“Carbon, the basis of all known life on earth, has surprised us once again.”

— STATEMENT from the Royal Swedish Academy of Sciences

 

 

Photo credit: Brookhaven National Laboratory - http://www.flickr.com

 

 

 

 

At the beginning of any positive social/educational movement, a team of innovators must have a vision that transcends the horizon of known limitations. This small core group is charged with the responsibility to somehow share this vision with others and recruit them to believe that they too can see beyond. The Coalition for International Initiatives (CII) has five founding members who all have a noble vision for a better tomorrow for global school children in India and the US. Logic Bay, our web-developer, has been attempting to bring our vision to reality by programming the eKWIP website. This Web 2.0-based site houses global collaboration tools as well as the standards-based lesson plan format called T2M (Triggering Teachable Moments).

In a recent exchange with our web-developer, I was having a difficult time explaining the new “teachable moment” format for lesson design. The T2M format is based on previous research studies in Problem-based Learning(PbL). The PbL movement is itself less than 50-years-old and has not yet been adopted into mainstream educational institutions–we’re working on it! How does one explain a lesson design that begins with a “fuzzy,” ill-structured problem with no pre-determined solution? It is also difficult when the program sets expectations of classroom educators to act as facilitators of students pursuing the iterative process of creating possible solutions and testing them out.

In our vision of the eKWIP platform, the sucesses and failures will be shared between global partners in India and the US  in order to generate new and unique possibilities for solutions. This is a shared vision of the core team of CII developers, but it is difficult to explain in terms of the concrete schematics of a web design. I have spent many nights wondering how to demonstrate our vision. Then…

Earlier this week,  I turned to the back page of our local paper. The 2010 Noble Prize in Physics was just awarded to Andre Geim and Konstantin Novoselov, two physicists at the University of Manchester, England for their nanotech discovery, graphene . Their story is one that helps to illuminate eKWIP, a multi-dimensional social/educational experiment. Take a look at their story on this brief YouTube clip:

It all starts with a problem and a team of dedicated thinkers who have the ability to wonder, “What if?” Did you notice that I said a team? Two heads are better than one, and when hundreds of heads from around the world collaborate online problems get solved in new and unique ways.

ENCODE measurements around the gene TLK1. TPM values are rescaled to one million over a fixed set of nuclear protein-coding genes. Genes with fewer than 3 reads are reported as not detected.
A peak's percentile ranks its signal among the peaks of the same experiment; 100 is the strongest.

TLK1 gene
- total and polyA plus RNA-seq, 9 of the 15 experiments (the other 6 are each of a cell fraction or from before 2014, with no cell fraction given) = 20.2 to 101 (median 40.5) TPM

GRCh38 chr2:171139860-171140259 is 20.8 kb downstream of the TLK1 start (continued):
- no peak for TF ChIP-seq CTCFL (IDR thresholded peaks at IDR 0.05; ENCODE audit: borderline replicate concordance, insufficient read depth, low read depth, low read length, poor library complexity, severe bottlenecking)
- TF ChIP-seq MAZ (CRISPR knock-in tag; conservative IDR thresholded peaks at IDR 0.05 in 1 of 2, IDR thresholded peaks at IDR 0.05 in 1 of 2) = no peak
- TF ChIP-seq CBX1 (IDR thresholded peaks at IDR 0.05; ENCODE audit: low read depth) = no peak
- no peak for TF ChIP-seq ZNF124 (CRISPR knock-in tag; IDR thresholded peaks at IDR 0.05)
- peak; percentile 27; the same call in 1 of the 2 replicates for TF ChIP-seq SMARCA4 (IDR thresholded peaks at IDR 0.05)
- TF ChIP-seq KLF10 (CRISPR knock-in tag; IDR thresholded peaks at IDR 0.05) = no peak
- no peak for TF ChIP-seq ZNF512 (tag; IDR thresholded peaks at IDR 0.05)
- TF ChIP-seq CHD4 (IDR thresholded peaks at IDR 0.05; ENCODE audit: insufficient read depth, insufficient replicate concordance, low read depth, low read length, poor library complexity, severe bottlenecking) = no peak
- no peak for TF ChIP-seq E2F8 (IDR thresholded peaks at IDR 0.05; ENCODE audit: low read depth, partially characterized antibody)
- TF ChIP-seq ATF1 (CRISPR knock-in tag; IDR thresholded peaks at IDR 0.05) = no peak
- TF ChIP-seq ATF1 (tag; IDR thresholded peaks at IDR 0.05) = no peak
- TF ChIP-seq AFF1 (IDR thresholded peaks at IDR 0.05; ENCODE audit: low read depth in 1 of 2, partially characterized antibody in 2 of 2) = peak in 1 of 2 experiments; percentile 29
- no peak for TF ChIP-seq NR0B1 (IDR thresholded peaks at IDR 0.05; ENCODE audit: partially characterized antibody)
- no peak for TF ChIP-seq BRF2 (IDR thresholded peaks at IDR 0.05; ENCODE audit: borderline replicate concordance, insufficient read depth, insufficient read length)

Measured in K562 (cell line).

For these two Noble scientists, their problem was to wonder “if” there might be a new material that would prove more effective and efficient than currently existing materials. The solution to their problem was truly at their fingertips the entire time. Graphene, as you saw in the video, is a two-dimensional material that has uses in almost every facet of life. The fact they were able to isolate the atom with a piece of ordinary Scotch tape is what makes this story so amazing. Simply, they had the ability to see the extra-ordinary possibilities in the ordinary objects of a piece of tape and a lump of graphite. They had a “moment” of genius because they started with a clearly-defined goal but allowed for the wiggle room of wonder-filled exploration.

When analyzing this story one can find insights into the capacity we are trying to build by designing teachable moments around academic standards.  In the T2M model we base all of our “teachable moments” on a single academic standard triggered by a problem and assessed with a project -based rubric. The problem must be harvested from events in the “real” world that trigger the students to wonder, “What if?”

 

Photo credit: K-idea : http://www.flickr.com

 

By the way, it was not always the Nobel committee calling for Andre Geim. In 2000, Geim won an Ig Nobel award for his work with frogs and magnets. He was experimenting with the possibility of levitating a frog using a magnet. The failure of this project and his global condemnation could have blinded his vision of solving future problems. At CII we believe that failure is a necessary part of the learning process. Failure alllows the problem-solver to change course and direction in order to eventually find success. When transcending the horizon of the known world, one cannot be fearful of a flat world.

To you Dr. Geim and Dr. Novoselov, we at CII congratulate you both on your prestigious award and for  your ability to seek extra-ordinary solutions through collaboration and the belief that wonder is a Noble pursuit. CII is creating a Web 2.0 program with a creative pedagogical application that helps to trigger teachable moments that turn the ordinary into the extra-ordinary.

On another note, I would like to see a frog levitate–how about you, reader?

Gregory M. McGough, M.Ed.

CII Chief Academic Officer

Advertisements